Vice versa, that is, the weld pool eddy current and weld pool geometry will be affected by the way of keyhole energy transfer.

A variety of measurement techniques can be used to analyze the motion of these molten pools.

A newly developed method is to obtain the footprints of fluid movement by creating a median image of fluid phenomena in the welding pool.

A newly developed method is to obtain the footprints of fluid movement by creating a median image of fluid phenomena in the welding pool.

Scientists have found that when the focus position moves a Rayleigh length, the rotation direction of the eddy current in the upper part of the molten pool will be reversed (see Fig. 2).

At the same time, they also found that the same focus position movement will reduce the thermal crack sensitivity.

Therefore, they used thermal simulation to detect the relationship between the changed flow phenomenon, the changed molten pool geometry and the reduction of crack formation.

The results show that the maximum strain position and focus position move with the change of molten pool geometry. These findings can be used to change the formation conditions of thermal cracks.

The results show that the maximum strain position and focus position move with the change of molten pool geometry. These findings can be used to change the formation conditions of thermal cracks.

Researchers have proposed a variety of schemes to change the way energy is transferred to the keyhole.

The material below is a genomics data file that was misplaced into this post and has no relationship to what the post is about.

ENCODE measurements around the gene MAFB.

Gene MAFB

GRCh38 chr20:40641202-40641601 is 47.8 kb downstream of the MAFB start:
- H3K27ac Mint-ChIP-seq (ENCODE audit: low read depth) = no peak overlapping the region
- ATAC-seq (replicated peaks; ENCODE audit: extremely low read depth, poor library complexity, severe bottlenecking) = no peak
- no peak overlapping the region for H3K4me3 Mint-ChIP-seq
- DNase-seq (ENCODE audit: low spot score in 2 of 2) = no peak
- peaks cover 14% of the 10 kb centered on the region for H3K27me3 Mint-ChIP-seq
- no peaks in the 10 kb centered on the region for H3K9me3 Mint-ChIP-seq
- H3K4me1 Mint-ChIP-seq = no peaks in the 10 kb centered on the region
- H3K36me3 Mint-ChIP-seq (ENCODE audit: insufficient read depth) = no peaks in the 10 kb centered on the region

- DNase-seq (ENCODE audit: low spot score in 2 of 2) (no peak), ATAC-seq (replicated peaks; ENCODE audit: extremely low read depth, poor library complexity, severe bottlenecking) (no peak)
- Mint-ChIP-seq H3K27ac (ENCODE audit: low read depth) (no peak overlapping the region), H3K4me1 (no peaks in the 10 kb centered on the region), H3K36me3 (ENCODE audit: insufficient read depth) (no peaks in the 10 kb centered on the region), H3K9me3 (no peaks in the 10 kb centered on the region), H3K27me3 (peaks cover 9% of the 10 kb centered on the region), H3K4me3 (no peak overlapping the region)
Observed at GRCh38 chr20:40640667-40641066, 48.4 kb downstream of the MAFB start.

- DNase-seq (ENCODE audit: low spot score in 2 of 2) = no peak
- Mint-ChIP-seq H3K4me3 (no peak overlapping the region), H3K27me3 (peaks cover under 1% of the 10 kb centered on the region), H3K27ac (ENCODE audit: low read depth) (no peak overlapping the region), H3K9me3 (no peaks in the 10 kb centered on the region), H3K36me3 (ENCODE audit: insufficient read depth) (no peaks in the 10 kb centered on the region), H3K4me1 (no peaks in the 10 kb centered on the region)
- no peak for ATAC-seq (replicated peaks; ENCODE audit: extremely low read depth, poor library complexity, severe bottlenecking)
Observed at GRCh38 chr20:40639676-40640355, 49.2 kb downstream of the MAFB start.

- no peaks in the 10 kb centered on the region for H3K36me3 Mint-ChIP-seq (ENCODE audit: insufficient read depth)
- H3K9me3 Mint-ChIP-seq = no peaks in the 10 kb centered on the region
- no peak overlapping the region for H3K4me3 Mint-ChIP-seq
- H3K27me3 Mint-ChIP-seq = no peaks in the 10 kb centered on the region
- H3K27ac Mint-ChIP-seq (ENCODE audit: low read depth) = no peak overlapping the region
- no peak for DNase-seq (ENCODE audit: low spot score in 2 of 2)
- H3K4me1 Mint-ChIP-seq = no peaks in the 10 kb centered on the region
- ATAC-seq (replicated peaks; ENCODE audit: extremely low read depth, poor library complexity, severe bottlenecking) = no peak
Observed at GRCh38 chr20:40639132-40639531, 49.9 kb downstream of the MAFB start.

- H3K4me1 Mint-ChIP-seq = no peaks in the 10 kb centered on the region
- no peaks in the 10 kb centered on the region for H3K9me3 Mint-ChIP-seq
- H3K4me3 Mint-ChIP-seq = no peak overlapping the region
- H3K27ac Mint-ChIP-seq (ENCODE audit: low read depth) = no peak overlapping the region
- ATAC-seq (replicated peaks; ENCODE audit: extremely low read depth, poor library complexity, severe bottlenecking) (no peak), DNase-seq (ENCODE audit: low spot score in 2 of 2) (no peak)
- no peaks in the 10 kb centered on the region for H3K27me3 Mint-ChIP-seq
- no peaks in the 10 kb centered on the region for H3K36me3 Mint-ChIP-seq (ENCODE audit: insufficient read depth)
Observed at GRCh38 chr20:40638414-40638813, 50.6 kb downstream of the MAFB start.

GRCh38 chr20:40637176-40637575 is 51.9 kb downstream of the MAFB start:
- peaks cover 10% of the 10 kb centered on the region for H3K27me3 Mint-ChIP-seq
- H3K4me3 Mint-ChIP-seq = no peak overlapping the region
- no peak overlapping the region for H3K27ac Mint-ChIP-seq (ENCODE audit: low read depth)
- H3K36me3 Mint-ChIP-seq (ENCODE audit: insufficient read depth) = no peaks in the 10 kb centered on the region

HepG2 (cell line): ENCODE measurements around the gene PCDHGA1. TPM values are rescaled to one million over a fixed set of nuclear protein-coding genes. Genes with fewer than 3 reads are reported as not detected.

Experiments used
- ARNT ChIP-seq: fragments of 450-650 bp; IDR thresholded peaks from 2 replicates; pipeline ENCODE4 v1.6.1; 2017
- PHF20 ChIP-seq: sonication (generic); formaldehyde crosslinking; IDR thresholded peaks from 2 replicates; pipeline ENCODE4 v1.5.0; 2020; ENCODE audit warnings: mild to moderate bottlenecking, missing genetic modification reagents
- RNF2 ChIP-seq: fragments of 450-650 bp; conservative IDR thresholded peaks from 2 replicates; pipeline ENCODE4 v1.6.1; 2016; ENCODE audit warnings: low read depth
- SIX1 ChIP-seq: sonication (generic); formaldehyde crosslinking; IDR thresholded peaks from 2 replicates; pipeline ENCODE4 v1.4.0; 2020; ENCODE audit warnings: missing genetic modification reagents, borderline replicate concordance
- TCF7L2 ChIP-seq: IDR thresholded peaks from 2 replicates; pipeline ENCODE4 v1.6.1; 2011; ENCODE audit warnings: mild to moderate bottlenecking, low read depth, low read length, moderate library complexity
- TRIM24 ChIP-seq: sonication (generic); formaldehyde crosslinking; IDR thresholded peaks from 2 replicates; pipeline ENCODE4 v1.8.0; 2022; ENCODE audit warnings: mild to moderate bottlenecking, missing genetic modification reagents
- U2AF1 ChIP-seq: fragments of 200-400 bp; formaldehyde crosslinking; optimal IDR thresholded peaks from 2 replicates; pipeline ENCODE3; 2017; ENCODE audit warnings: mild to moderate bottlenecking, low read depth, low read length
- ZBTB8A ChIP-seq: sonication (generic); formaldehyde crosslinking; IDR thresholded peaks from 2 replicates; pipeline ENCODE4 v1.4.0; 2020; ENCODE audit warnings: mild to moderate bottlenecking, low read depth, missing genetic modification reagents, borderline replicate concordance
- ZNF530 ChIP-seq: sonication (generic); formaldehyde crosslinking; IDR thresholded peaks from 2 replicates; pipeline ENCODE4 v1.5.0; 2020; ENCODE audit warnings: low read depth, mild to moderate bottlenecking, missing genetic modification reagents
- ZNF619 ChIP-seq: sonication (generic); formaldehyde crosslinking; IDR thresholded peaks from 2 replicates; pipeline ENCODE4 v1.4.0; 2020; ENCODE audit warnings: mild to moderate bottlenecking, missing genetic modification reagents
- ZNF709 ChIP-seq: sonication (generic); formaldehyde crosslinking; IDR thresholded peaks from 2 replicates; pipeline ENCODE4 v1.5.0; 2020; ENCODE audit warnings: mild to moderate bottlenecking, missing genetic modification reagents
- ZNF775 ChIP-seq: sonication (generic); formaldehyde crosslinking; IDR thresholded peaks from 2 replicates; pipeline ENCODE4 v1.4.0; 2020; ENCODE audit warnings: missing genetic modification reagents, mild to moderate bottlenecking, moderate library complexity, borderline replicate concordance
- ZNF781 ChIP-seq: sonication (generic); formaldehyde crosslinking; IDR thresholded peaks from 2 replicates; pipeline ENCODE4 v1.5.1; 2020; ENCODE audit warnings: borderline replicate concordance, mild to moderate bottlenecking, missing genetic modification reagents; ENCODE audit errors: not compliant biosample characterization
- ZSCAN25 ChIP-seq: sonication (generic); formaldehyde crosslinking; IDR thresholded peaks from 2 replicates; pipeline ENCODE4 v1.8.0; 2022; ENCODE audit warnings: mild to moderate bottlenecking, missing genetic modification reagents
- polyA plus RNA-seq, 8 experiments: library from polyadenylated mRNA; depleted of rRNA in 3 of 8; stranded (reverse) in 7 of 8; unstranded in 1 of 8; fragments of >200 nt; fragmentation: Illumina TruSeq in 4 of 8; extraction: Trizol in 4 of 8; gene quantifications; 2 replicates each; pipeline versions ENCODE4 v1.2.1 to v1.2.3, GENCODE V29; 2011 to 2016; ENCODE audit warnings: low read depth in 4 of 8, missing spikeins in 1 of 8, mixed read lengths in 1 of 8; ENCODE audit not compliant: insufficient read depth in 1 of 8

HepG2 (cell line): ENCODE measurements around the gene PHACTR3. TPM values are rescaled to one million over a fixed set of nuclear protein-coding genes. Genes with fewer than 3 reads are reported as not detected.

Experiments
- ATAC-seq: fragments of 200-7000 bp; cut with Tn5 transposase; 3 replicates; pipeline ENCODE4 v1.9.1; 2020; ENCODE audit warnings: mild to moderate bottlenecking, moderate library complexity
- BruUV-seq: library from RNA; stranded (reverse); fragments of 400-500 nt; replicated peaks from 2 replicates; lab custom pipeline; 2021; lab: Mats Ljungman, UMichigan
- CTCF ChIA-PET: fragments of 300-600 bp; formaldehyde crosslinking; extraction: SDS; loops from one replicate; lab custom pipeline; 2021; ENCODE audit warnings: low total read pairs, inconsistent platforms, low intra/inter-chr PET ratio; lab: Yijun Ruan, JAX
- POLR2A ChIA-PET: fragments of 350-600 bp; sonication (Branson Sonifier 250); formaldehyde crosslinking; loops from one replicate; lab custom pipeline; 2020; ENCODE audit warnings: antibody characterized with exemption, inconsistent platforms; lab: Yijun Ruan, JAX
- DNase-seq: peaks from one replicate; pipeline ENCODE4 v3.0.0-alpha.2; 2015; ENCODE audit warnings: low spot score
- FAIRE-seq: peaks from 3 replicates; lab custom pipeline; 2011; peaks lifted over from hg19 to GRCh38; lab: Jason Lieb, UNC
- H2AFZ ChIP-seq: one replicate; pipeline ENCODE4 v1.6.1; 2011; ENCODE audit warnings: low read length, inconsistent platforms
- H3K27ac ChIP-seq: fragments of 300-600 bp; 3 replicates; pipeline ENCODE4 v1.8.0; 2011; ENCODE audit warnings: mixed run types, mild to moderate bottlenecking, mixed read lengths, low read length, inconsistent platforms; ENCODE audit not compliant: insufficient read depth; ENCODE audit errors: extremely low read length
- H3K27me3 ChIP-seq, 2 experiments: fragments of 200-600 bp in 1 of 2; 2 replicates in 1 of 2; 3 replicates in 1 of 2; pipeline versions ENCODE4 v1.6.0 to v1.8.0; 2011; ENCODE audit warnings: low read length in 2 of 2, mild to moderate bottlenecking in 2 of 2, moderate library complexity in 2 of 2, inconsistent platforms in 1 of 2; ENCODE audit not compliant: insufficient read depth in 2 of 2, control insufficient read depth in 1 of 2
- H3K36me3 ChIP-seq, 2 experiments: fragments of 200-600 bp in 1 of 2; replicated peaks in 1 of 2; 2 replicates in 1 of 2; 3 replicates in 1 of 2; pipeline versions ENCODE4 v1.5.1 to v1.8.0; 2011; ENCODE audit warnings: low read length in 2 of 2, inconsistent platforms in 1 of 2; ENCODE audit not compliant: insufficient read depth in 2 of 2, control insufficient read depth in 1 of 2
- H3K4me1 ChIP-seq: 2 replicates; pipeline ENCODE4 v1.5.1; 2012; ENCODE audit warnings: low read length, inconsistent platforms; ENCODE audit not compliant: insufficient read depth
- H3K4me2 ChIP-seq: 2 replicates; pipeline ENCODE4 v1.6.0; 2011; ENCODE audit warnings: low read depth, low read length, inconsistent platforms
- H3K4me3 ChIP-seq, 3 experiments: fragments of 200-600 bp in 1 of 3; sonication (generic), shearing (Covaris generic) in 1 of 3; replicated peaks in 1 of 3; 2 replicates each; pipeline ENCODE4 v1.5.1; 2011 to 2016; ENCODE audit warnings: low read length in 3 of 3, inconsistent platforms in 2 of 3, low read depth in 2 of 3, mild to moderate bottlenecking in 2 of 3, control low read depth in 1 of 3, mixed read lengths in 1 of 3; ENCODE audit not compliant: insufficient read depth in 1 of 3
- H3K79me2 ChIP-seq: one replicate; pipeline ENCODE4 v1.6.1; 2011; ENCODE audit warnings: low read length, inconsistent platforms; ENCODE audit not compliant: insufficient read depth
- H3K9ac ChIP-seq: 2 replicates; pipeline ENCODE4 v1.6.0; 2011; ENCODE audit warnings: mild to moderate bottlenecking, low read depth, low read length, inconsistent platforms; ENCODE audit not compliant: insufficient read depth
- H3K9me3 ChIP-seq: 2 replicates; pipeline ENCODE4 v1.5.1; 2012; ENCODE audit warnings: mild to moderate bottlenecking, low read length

One method is to use lasers with different brightness (beam parameter product 2 ~ 24 mm * mrad) under different focusing conditions.

In another method, scientists studied the laser wavelength (1.03) under the same optical and mechanical boundary conditions μ M and 10.6 μ m) The impact of.

Unfortunately, these methods failed.

In both methods, the team successfully changed the form and characteristics of cracks, but could not completely eliminate cracks.

They also found that once the welding speed was increased, the crack sensitivity would be greatly improved.

fluid dynamics changes with the movement of focus position during welding

Fig. 2: fluid dynamics changes with the movement of focus position during welding.

Double breakthrough

The first method to prevent cracks is double beam welding, which distributes the output power of the main beam to the primary and secondary beams in the ratio of 72:28.

As long as the two beams are one front and one rear, that is, the secondary beam closely follows the primary beam, and the secondary beam is aimed at a specific point where the two beams share the molten pool, cracking can be completely avoided.

However, the spacing needs to be adjusted according to the specific weld pool length, which depends on the output power of the selected laser.

The second technique is to use a time-modulated laser beam for welding.

By carefully selecting the continuous modulation amplitude, no matter what welding depth and speed, cracking can be completely avoided in a wide range of modulation frequencies.

The analysis of the flow characteristics and geometry of the molten pool shows that the time modulation power can have a significant effect.

The thermal surface measurement of weld pool length fluctuation can also be carried out during welding, and such fluctuation can be greatly reduced.

The resulting measurable parameters can be used to monitor and stabilize the process.

A series of tests on real parts have proved that this method has great potential to eliminate cracks in the welding of high-strength steel in the future.